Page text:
SAN FRANCISCO, 20 APRIL 2010 - VMware's revenue jumped 35 per cent in the first quarter, the company said Tuesday, another sign that businesses are opening their wallets again for enterprise IT purchases.
Profits climbed more modestly, but the virtualization software vendor still managed to report better numbers than expected. The results were driven by "pent-up customer demand" and strong sales in Europe, China and Japan, Chief Financial Officer Mark Peek said in a statement.
Revenue for the quarter, ended March 31, was US$634 million, up from US$470 million for the same period last year. Net income before one-time charges was $133 million, or $0.32 per share, up from US$100 million, or $0.25 per share, in last year's first quarter, VMware said.
Analysts had expected revenue of US$593 million and earnings of US$0.28 per share, according to a poll by Thomson Reuters.
The picture was not all rosy. Peek warned that new license sales, an indicator of future growth potential, are likely to be down next quarter compared with the first. But full-year revenue will rise by as much as 35 per cent, VMware said, helped along by recent acquisitions.
Software license revenue for the quarter was $312 million, up 21 per cent from the first quarter last year. Services revenue, comprised mainly of fees for software maintenance, increased 51 per cent to US$322 million.
Business outside the U.S. grew fastest. U.S. sales were up 30 percent, while international revenue climbed 40 per cent. Japan did particularly well, with sales doubling from a year earlier, Chief Operating Officer Tod Nielsen said on a call-in to discuss the results.
VMware executives said they were pleased with the quarter but stopped short of declaring that a recovery is under way, noting that demand was helped by the "long dry spell" that preceded it. "I think it's too soon to say we're back in normal waters," said CEO Paul Maritz.
Last quarter's results were buoyed by a single, eight-figure deal that VMware signed with a large customer in Europe, including US$8 million in license revenue. It was the largest deal the company has signed since the first quarter last year, and no others that big are lined up this quarter, Peek said.
Average selling prices at the company have been under pressure since it launched its low-cost Essentials and Essentials Plus products for smaller businesses. VMware managed to keep its average prices steady in the first quarter by closely managing the discounts it offers to larger customers, but it expects the pressure on prices to continue, Peek said.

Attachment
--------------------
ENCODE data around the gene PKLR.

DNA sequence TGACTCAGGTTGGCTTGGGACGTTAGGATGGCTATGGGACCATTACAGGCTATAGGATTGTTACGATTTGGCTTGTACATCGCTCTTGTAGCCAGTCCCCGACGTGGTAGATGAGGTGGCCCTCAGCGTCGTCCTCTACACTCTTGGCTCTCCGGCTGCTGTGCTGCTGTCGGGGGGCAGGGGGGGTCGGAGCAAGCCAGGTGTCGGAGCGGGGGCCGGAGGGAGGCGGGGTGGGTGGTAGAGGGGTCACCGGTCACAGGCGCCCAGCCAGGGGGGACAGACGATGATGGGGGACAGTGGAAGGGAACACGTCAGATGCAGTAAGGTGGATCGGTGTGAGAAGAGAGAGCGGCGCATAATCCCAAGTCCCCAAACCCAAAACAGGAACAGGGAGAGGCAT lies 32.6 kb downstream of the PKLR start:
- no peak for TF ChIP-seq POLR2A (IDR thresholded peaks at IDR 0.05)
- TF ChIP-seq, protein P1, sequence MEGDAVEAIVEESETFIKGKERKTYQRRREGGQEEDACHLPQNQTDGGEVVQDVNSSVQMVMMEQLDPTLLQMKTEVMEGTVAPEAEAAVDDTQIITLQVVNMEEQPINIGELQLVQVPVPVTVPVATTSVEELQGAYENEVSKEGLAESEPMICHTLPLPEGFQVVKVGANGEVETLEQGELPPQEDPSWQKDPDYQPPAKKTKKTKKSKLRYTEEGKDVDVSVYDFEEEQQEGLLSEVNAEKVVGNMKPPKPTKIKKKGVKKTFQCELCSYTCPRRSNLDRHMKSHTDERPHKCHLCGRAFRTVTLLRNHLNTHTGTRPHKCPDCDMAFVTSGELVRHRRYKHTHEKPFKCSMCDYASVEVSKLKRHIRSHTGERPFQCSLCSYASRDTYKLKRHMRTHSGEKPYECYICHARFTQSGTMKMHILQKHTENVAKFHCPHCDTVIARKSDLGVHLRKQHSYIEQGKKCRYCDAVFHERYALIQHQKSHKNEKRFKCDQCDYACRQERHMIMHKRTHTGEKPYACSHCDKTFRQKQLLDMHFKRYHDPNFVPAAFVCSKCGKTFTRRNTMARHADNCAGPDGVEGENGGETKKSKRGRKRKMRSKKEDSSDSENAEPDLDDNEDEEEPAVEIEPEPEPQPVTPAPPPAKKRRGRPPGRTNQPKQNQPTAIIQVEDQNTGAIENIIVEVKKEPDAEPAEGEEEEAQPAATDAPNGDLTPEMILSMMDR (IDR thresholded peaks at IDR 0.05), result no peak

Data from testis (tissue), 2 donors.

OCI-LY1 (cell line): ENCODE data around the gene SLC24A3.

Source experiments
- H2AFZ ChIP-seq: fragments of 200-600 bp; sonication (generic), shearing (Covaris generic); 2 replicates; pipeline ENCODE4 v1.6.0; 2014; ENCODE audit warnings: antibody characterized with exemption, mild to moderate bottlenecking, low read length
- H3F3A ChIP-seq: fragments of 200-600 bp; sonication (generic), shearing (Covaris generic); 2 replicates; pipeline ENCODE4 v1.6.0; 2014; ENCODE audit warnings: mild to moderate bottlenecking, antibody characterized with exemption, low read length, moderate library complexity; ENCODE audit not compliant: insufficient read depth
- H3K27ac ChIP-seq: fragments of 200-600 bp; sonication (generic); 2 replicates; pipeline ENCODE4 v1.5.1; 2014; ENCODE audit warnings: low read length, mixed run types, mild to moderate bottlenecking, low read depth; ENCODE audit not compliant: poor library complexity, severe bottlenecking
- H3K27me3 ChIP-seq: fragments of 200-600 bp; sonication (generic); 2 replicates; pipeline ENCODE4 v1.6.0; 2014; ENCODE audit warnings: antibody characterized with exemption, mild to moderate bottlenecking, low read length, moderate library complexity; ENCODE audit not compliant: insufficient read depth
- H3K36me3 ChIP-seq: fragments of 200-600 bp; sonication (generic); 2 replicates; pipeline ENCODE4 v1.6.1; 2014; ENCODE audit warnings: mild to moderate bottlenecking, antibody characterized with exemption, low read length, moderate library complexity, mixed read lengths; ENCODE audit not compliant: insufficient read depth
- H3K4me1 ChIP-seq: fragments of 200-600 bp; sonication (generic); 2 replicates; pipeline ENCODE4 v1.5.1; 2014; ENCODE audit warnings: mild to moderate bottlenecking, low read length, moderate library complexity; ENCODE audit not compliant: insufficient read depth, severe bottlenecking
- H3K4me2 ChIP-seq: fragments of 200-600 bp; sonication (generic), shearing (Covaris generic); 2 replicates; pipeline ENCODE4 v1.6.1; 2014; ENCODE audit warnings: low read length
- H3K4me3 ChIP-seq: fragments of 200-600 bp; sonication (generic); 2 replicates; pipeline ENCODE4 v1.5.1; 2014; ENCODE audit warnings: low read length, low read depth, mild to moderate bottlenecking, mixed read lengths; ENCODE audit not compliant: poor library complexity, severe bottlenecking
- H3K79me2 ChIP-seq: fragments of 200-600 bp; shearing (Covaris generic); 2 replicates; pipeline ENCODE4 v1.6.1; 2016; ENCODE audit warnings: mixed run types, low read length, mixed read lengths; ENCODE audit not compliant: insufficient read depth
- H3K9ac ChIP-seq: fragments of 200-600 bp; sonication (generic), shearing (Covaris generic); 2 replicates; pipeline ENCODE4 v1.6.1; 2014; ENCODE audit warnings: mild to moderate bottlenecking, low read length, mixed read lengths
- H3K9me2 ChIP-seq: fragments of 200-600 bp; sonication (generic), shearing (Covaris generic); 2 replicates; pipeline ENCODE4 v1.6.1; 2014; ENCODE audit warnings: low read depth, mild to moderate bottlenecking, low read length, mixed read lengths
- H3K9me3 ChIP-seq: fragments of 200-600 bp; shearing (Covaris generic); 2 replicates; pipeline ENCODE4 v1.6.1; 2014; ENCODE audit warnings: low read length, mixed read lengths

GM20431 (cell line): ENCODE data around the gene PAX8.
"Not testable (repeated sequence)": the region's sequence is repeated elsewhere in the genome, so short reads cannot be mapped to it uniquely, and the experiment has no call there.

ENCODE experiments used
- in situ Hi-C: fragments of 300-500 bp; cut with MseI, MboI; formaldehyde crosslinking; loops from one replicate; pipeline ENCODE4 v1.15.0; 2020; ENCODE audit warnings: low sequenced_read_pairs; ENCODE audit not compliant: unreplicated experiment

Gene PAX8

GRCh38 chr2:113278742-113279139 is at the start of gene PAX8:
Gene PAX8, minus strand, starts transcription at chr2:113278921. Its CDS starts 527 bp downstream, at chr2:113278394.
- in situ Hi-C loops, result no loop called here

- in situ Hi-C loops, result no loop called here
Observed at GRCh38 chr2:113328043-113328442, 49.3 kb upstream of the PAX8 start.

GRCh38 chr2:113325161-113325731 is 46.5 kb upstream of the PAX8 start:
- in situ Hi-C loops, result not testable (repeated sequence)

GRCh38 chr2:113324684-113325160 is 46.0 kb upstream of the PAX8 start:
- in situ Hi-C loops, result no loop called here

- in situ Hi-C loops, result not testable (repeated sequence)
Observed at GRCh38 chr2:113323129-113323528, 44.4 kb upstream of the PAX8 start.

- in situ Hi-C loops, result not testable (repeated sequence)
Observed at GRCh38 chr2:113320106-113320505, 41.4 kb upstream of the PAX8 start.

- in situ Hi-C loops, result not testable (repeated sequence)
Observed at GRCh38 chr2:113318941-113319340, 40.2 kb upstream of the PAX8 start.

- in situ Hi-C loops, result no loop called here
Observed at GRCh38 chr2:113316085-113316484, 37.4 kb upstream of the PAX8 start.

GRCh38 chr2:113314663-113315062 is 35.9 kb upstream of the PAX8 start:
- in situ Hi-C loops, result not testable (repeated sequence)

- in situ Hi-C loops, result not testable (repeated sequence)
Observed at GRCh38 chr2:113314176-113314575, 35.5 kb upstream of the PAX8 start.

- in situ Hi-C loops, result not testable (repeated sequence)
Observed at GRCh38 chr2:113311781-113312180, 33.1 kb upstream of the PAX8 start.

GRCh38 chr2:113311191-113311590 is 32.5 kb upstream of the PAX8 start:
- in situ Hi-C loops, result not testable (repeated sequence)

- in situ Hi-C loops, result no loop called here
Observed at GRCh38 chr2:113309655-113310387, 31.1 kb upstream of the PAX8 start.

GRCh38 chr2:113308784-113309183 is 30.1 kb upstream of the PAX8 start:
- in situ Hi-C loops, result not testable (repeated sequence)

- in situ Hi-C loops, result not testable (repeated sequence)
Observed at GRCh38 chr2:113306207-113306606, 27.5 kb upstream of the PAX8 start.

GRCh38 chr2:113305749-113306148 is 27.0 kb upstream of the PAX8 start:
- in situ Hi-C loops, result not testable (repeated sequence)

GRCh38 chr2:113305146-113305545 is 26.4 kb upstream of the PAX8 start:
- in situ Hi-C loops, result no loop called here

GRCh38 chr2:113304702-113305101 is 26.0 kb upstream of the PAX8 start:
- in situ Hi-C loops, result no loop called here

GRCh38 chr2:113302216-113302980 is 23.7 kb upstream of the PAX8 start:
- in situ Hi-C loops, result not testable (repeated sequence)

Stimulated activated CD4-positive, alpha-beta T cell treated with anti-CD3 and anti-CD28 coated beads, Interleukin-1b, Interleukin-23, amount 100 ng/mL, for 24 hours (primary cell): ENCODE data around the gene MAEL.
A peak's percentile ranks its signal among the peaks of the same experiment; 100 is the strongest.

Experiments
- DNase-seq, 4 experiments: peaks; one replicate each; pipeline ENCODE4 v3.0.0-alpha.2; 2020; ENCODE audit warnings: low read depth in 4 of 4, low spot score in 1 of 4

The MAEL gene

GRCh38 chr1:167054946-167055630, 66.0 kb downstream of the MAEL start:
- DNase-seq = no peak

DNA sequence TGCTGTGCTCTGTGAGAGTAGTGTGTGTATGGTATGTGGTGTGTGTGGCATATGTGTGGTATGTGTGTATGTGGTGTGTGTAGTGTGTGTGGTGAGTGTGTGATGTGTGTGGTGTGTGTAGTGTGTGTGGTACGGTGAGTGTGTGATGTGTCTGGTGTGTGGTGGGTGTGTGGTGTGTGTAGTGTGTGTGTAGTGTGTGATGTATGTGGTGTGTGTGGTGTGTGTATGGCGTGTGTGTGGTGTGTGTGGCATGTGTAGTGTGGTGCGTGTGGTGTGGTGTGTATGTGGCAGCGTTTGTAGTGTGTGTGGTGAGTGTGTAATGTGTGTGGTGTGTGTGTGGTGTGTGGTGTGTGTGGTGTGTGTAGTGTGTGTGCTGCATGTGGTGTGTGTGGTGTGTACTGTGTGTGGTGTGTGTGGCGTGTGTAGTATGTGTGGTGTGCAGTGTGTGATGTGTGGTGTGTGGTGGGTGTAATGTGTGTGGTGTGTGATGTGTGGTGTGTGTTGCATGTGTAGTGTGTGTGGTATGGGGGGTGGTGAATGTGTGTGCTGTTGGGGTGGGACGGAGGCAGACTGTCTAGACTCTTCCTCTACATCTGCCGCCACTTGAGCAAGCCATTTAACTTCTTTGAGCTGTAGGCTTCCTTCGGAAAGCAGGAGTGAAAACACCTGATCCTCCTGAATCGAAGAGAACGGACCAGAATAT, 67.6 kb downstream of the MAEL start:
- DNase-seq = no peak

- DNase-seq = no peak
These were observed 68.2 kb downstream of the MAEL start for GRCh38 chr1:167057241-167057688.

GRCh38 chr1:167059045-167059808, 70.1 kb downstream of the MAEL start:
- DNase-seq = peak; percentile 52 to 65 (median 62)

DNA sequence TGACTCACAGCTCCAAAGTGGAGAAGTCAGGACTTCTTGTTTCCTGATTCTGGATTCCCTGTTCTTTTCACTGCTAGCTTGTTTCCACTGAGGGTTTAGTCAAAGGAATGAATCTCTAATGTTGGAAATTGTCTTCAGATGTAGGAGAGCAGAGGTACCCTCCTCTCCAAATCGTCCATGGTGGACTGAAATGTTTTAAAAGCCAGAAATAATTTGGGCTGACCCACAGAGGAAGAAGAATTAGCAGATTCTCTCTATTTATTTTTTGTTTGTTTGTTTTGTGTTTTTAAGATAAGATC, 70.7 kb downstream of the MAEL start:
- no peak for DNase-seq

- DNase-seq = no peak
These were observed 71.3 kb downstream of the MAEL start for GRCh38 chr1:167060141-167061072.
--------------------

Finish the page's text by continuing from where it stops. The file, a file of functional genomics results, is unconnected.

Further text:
The move into the SMB market is partly a defensive one. VMware hopes to grab its share of small-business customers before Microsoft, traditionally a strong player in that market, can take a firm hold there.
"We're more than holding our own against competitors, but they are determined and have deep pockets," Maritz said at one point on the call.
The company is still waiting for desktop virtualization to take off in a big way. One customer that VMware didn't name -- "one of the largest banks in the world," according to Nielsen -- expanded its virtual desktop deployment during the quarter from 3,000 seats to 30,000, he said.
But most customers are moving more slowly. "This market opportunity has not yet tipped, and the challenge remains moving the broader market from evaluation to purchase," Nielsen said.
But VMware seems confident in its technology road map. It will update all its major products this year, including its core vSphere software and its View desktop virtualization product, Maritz said.
The management tools that the company bought in February from parent company EMC, including software for server configuration management, will be integrated with VMware's vCenter management console, he said.
The second half of the year will be an important time, since many of VMware's largest customers have three-year enterprise license agreements that come up for renewal. Customers have so far been choosing to renew them, Peek said.
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